Newsletter Archives

Catch up on the latest in family history with these articles from GenealogyBank News

June 2011 Newsletter

Past Issue Archive

Select the month and year below

FREE Newsletter!

Get online search tips, exclusive offers and other helpful information to aid your genealogy research.

How to Use Passenger Lists

Passenger lists can be a very helpful resource when searching your family's history. Genealogists are usually familiar with the passenger lists online that were digitized from the original registers at the National Archives, based on passenger lists the U.S. Customs Service began compiling in 1820. These are usually records of passenger ships that brought passengers from a foreign port, or at least made a stop at a foreign port before coming to the United States.

But what if you want a passenger list from a stage coach? Or a passenger list before 1820? Or you are looking for a passenger list documenting internal migration within the United States, such as a ship pulling out of Boston and discharging passengers in Baltimore?

Fortunately, newspapers published all kinds of passenger lists, and they were doing it long before 1820. Therefore a good place to find passenger lists is a newspaper archive—and with over 5,000 newspapers from 1690 to today, GenealogyBank's newspaper collection contains thousands of passenger lists.

In this article we'll examine four types of passenger lists: ships arriving with immigrants, ships carrying people within the United States, stage coaches, and ship disaster lists. In each case, we'll examine the passenger lists to see how much genealogical information they provide.

Ships Arriving with Immigrants

The arrival of a ship from the "Old Country" (Europe, Latin America, Asia, etc.) was a very big deal in 18th and 19th Century America. Crowds would flock to the wharves to greet the newly-arriving vessel, and newspapers often published the ship's passenger list. Not only are these lists a great resource for names, they often provide the immigrant's home town, county, and country as well.

Here's a good example, printed by the Shamrock (New York, New York) on August 17, 1817:

In this list we learn that these passengers left Sligo, Ireland, and arrived at New London, Connecticut, on board the brig Juno. They then transferred to the sloop McDonough to complete their passage to New York City.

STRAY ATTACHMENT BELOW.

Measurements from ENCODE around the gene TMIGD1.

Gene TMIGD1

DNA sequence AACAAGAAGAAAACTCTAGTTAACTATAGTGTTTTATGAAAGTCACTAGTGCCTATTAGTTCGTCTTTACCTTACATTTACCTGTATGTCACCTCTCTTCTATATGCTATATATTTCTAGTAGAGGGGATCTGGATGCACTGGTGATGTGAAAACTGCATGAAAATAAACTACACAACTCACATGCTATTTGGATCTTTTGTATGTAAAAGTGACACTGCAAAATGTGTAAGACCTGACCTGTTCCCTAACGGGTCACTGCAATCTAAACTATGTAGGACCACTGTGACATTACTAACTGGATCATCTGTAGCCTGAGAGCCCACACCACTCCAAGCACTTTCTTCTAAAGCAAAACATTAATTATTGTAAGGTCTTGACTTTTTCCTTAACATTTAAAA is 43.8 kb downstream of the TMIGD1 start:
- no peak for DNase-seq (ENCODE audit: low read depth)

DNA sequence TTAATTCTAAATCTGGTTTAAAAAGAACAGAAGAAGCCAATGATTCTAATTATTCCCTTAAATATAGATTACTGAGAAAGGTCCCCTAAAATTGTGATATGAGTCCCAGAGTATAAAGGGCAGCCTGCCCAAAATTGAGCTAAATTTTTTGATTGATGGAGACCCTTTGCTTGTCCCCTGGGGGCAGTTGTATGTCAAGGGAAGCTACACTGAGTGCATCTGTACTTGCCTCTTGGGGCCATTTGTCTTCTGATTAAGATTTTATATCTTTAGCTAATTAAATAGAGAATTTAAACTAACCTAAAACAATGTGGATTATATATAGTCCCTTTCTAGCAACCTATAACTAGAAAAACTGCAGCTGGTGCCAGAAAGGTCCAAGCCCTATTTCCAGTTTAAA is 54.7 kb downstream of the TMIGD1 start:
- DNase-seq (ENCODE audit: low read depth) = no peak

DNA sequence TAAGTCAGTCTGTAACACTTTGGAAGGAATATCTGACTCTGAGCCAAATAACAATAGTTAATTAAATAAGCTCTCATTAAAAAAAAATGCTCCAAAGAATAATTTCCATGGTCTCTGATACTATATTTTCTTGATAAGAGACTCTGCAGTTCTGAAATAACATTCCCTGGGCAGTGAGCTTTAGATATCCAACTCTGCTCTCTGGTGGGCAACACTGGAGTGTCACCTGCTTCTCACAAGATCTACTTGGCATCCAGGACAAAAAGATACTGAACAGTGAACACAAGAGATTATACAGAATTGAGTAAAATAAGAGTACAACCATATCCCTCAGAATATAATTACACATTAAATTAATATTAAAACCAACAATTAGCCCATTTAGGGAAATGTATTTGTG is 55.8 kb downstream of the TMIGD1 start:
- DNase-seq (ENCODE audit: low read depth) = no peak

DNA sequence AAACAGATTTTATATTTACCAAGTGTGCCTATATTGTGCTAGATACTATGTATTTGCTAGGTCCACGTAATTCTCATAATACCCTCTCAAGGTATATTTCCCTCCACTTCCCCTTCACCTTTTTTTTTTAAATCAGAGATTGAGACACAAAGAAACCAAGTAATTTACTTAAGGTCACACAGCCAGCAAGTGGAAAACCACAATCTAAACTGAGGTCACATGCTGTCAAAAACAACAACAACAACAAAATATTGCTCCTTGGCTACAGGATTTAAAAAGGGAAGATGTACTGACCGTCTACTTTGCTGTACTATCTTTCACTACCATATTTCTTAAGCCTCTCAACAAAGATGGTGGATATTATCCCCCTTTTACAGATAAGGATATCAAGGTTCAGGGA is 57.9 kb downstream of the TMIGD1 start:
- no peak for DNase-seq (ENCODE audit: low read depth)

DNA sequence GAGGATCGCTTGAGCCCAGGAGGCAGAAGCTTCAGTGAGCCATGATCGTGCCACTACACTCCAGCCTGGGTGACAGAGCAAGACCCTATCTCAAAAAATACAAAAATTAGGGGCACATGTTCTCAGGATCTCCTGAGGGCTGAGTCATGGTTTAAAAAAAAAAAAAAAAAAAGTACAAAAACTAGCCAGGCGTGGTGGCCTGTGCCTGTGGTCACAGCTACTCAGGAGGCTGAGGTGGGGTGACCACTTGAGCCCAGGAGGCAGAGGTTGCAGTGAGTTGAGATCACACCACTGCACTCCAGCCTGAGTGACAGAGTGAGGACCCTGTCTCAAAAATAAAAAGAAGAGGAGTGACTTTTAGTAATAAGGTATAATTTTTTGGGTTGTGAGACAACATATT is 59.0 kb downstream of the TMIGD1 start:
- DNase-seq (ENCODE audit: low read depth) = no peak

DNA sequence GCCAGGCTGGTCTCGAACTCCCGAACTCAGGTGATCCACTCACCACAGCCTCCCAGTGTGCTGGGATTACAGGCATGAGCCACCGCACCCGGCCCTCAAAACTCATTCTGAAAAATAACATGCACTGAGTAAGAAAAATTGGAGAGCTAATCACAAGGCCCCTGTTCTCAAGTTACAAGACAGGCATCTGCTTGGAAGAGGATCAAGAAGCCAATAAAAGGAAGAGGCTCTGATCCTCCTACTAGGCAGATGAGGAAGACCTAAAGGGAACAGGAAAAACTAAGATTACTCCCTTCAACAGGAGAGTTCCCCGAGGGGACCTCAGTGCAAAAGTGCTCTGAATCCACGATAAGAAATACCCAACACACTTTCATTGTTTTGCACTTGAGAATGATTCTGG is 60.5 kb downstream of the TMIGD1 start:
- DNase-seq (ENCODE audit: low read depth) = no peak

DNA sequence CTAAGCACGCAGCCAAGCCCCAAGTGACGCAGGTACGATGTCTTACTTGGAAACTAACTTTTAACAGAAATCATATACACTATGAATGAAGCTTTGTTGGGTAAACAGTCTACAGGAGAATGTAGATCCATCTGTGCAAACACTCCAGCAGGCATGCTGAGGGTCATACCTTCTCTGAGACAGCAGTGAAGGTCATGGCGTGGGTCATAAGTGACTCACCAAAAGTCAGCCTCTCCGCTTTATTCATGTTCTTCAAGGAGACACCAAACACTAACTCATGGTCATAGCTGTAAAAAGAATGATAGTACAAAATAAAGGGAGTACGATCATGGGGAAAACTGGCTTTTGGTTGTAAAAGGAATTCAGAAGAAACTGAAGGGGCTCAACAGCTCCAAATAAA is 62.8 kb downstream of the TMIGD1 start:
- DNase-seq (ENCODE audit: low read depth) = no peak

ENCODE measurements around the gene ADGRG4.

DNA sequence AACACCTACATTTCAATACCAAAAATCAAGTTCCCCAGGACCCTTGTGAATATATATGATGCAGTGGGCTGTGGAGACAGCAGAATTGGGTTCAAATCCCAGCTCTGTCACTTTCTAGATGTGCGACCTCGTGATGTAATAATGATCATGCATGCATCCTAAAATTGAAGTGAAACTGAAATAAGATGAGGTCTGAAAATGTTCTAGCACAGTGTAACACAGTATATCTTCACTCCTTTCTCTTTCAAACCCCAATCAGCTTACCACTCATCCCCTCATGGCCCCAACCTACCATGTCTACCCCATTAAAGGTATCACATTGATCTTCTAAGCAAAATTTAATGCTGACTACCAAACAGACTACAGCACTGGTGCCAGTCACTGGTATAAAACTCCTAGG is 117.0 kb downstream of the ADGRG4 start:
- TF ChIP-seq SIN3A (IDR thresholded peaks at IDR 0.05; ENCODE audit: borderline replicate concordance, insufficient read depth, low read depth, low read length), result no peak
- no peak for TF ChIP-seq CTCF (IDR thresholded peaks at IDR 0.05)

It can be very difficult for Irish-American genealogists to find the actual town or county where their ancestors lived in Ireland before departing to begin a new life in America. Notice that this published list gives that important information: John Gibbs was from County Cavan; James Wright was from Newtownstewart in County Tyrone; and so forth down to Patrick Travers and James Mara from Lurganboy, County Leitrim.

Ships' passenger lists often contain this information for countries other than Ireland as well. Keep this in mind when researching the past of your immigrant ancestors—passenger lists may be the key to unlocking their Old Country identity.

Ships Carrying People within the United States

Newspapers published passenger lists not only for international arrivals, but also for internal and regional migration routes within the United States. The following example was printed by the Duluth News Tribune (Minnesota) on July 18, 1906:

This list records the names and places of residence of 220 passengers who arrived in Duluth aboard the steamship North West. That's a wealth of names that may prove useful to you—and knowing where the passengers lived at the time of this voyage may help fill in a missing piece of your family history puzzle.

This article also informs us "the weather was ideal all the way from Buffalo" and tells us what a big deal it was when one of these passenger ships arrived: "The North West has lost none of her interests with the Duluth public and despite the fact that she has been running in here regularly there is always a crowd of eager spectators, with women in the majority, at the dock to welcome and admire her. There were at least 400 people at the pier last night and a large number of them were provided with passes to inspect the ship after the passengers had disembarked."